The quote “Abandon learning and there will be no sorrow” is often attributed to Lao Tzu, an ancient Chinese philosopher and reputed author of the “Tao Te Ching,” a foundational text of Taoism. This saying can be interpreted in multiple ways, and its meaning can be somewhat elusive, which is a common characteristic of Taoist teachings.
One interpretation could be that the pursuit of traditional learning or formal knowledge often brings with it worries, stresses, and sorrows because it sets up certain expectations for success and societal approval. Abandoning such learning could mean a move towards a more intuitive, spontaneous approach to life, as advocated in Taoist philosophy.
Another interpretation could be that the sorrow emerges from the complexity and clutter that formal “learning” or “knowledge” can introduce into one’s life. According to Taoist principles, simplicity and naturalness are keys to a fulfilling, harmonious life. From this perspective, to “abandon learning” might mean to embrace a simpler, more immediate understanding of the world, one that is not mediated by conceptual thinking, and thus be free from the “sorrows” that come with over-complication.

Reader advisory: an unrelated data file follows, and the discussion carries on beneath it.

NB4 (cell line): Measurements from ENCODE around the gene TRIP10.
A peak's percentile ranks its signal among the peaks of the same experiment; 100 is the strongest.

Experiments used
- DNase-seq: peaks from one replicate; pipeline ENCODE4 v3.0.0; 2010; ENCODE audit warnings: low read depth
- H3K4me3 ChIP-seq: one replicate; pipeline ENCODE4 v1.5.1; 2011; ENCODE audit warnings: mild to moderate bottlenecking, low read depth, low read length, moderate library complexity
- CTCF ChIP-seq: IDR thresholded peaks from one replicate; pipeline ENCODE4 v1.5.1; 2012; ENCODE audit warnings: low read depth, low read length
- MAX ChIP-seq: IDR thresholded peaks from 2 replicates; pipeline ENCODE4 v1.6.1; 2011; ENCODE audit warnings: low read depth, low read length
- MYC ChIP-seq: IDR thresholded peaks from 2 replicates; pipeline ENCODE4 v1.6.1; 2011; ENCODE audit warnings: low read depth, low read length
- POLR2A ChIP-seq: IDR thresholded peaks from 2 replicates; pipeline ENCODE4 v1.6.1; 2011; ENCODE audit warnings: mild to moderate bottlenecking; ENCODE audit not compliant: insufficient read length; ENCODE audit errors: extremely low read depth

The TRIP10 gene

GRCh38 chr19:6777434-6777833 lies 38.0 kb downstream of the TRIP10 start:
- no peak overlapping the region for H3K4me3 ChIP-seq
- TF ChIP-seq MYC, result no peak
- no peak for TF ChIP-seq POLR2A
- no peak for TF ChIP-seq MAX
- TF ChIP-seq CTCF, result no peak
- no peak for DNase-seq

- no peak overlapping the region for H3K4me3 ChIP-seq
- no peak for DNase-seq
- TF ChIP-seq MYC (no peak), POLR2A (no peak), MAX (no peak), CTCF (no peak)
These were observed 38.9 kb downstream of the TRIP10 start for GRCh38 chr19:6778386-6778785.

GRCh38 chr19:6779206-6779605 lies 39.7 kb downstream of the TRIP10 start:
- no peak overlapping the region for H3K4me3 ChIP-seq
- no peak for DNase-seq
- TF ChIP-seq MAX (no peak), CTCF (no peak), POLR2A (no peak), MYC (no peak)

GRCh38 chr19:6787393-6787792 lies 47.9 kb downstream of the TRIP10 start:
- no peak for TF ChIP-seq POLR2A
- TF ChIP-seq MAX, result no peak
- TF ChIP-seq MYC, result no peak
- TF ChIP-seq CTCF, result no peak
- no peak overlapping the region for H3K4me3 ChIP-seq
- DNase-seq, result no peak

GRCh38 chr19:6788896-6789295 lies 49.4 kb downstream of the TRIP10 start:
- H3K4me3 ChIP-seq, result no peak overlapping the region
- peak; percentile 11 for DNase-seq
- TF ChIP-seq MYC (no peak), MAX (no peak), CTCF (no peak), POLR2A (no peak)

Yet another reading might be that “learning” here refers to dogmatic or moralistic types of learning that instill in us rigid notions of right and wrong, good and bad, should and shouldn’t, thereby causing us mental or emotional suffering (“sorrow”). Abandoning such learning could mean adopting a more open, flexible approach to life, thereby alleviating sorrow.
It’s worth noting that this quote may make more sense in the larger context of the “Tao Te Ching” and Taoist philosophy, which often stresses the importance of natural wisdom over conventional wisdom, the simplicity of the uncarved block over the complexity of the carved artifact, and so forth.